silver dollar in 1878 was a victory for silver advocates in their long
standing feud against the Gold Bugs. Morgan dollars, just like the
Carson City Mint product above, were well received in western states.
Eastern power brokers viewed the white metal and the political movement
behind it as a threat to their economic security. Photo courtesy of
Ira & Larry Goldberg Coins & Collectibles, Inc., Beverly Hills,
Furious at the loss of a profitable market for
their bullion, the
"Crime of '73" became a rallying cry for groups, mostly from the West,
insisting the government buy silver. The persuasive Silverites
arm-twisted Congress to pass the Bland-Allison Act in 1878.
This was not a full return to bimetallism, but under Bland-Allison, the
Treasury Dept was required to purchase $2 to $4 million of silver
monthly and mint it into dollar coins, in a quest to stabilize the
price of silver at artificially high levels. The dollars were named
after George T. Morgan, the designer of the new coin. Accordingly,
large quantities of Morgan silver dollars were minted, but many did not
circulate well, especially in eastern states where silver was resented.
Millions of the unused coins ended up in Treasury storage vaults for
|Grover Cleveland (left)
squared off against Benjamin Harrison in the 1888 election, with
Harrison thwarting Cleveland's bid for re-election. The voters returned
Cleveland to office in 1892, the only president ever elected twice to
The election of 1884 sent Democrat Grover
Cleveland to the White House.
At that time, the top Carson City Mint officials had been placed there
by Republican presidents, and were loyal members of the GOP. In
September 1885, Cleveland fired all mint employees and completely shut
down the facility.
The doors reopened a year later, but only to function as an assay
office. When Benjamin Harrison recaptured the presidency for the GOP in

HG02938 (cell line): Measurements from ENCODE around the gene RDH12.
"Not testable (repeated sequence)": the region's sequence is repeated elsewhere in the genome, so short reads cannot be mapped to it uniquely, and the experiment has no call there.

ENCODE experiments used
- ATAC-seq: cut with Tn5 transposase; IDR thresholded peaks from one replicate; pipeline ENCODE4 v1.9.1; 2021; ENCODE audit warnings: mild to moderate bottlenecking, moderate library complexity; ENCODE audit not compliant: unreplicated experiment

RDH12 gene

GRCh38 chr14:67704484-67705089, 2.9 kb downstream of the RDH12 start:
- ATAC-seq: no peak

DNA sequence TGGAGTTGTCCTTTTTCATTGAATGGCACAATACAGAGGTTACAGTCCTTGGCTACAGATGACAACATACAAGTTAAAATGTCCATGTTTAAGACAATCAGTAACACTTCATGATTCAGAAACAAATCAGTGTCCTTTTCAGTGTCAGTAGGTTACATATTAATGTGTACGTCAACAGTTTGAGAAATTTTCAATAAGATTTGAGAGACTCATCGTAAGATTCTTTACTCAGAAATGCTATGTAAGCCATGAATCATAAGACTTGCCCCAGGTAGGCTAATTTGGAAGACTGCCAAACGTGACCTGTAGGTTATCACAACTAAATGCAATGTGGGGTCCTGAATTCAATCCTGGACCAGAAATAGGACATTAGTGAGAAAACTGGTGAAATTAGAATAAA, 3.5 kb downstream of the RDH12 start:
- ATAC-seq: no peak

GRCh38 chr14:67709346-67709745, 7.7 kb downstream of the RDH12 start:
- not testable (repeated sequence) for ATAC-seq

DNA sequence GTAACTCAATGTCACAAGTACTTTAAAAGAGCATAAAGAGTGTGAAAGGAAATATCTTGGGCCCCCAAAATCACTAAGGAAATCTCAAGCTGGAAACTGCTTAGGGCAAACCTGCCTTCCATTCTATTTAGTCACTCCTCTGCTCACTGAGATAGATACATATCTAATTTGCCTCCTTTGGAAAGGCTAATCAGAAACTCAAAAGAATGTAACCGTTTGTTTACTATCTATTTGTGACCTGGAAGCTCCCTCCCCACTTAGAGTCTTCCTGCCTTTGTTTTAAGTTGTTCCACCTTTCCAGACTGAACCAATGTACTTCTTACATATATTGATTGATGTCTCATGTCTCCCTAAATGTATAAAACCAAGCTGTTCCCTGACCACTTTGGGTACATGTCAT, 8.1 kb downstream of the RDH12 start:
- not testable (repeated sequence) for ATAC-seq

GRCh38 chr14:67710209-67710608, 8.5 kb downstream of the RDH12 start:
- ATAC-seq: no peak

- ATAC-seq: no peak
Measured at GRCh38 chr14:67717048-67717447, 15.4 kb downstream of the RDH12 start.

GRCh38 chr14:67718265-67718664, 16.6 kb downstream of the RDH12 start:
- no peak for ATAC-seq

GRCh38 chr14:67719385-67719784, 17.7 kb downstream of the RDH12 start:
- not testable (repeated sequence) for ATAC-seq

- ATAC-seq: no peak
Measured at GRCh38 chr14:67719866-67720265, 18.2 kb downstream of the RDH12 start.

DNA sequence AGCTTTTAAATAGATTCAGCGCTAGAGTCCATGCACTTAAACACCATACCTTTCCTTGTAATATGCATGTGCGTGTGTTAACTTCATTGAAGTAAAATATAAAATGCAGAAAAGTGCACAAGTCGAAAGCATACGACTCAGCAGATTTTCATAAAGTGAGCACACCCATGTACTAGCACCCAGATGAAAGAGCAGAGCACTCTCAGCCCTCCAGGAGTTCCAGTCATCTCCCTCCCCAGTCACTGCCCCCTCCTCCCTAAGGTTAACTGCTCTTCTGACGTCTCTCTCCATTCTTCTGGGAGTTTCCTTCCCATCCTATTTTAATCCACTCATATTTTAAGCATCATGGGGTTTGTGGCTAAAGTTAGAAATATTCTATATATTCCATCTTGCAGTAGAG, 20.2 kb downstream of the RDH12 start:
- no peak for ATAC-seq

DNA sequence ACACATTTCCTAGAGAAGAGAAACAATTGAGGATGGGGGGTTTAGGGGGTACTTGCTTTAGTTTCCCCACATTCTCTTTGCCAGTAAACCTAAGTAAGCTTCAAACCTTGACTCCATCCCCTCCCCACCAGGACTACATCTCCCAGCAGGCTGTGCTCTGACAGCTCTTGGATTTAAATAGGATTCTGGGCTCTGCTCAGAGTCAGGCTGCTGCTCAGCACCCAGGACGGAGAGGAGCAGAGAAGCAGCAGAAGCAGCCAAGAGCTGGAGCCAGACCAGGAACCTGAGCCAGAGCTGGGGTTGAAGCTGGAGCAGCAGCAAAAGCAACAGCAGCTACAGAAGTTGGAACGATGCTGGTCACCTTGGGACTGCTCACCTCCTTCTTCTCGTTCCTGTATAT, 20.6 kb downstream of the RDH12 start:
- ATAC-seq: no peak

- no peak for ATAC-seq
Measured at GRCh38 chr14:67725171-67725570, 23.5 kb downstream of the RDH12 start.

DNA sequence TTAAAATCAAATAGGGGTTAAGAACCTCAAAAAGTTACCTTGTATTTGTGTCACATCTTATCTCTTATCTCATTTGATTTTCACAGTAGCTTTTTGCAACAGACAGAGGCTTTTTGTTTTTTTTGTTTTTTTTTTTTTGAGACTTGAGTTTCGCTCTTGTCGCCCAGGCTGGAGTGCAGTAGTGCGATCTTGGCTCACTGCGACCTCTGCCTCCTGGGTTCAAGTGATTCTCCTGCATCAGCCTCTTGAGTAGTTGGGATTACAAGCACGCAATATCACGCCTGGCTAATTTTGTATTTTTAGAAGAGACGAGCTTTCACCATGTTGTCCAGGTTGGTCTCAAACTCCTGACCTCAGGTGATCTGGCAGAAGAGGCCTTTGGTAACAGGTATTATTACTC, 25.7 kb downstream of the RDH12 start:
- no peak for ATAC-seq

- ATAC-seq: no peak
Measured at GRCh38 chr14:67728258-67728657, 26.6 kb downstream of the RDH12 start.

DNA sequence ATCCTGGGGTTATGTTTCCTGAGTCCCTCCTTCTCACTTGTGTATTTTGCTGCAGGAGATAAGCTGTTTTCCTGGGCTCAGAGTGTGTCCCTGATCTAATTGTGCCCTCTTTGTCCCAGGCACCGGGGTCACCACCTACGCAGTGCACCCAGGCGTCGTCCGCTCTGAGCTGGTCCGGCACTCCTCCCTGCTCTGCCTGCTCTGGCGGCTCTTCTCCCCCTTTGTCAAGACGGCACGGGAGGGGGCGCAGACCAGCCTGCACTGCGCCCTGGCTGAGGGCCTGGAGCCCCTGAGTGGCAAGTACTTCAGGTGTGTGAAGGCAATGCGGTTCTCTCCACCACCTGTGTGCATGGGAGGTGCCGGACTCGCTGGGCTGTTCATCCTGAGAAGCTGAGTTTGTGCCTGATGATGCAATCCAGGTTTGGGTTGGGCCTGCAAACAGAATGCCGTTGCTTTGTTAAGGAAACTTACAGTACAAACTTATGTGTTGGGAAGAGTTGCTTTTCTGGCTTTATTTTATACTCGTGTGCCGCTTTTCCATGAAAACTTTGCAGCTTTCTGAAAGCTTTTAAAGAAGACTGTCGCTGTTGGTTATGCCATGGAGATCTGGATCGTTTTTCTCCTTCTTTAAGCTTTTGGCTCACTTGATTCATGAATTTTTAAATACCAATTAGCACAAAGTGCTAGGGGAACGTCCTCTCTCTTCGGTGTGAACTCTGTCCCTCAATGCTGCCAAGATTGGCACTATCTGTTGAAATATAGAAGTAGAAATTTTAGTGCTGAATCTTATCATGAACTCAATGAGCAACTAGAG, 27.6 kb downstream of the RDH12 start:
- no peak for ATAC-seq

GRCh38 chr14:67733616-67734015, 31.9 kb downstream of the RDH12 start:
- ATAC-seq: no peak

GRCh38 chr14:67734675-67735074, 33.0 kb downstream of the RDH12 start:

1888, the Democratic appointees were replaced by Republicans. In 1889,
Carson City was allocated funds to resume coining operations.
The Bland-Allison Act was modified by the Sherman Silver Purchase Act
of 1890. The Act mandated a government purchase of 4.5 million ounces
of silver each month, to be paid for with Treasury bonds redeemable in
either gold or silver. Unexpectedly, most bond holders redeemed their
notes in gold, depleting the Treasury’s gold reserve and throwing the
entire country into a severe financial panic in 1893, leading to the
repeal of the Sherman Act and greatly slowing the production of silver
dollars. This is explains the scarcity of silver dollars minted in the
years 1893 through 1895.
|May 5, 1893, stock values on
the New York Stock Exchange suddenly spiral downward, plunging the
United States into a severe depression. Thousands of businesses and
factories closed their doors. Among the Panic of 1893 casualties was
the Carson City Mint, viewed by Treasury Department officials as
expendable. Public domain image, from August 12, 1893 Harper's
Simultaneous to the national political and
economic developments of the
1890s, the once plentiful Nevada silver mines were tailing off. Add to
that a persistently low silver price, the already mentioned national
economic crises, and whiff of scandal (a Mint employee was accused of
attempting to smuggle out gold bullion in a lunch box), it came as no
surprise when on June 1, 1893, Mint Director Robert Preston ordered a
cessation of coining operations at the Carson City Mint.
Because the facility was to remain open as an assay office, many
assumed that when conditions improved, coins would once again emanate
from Carson City. But, sadly, as we now know today, the world had seen
the last of the "CC" coins.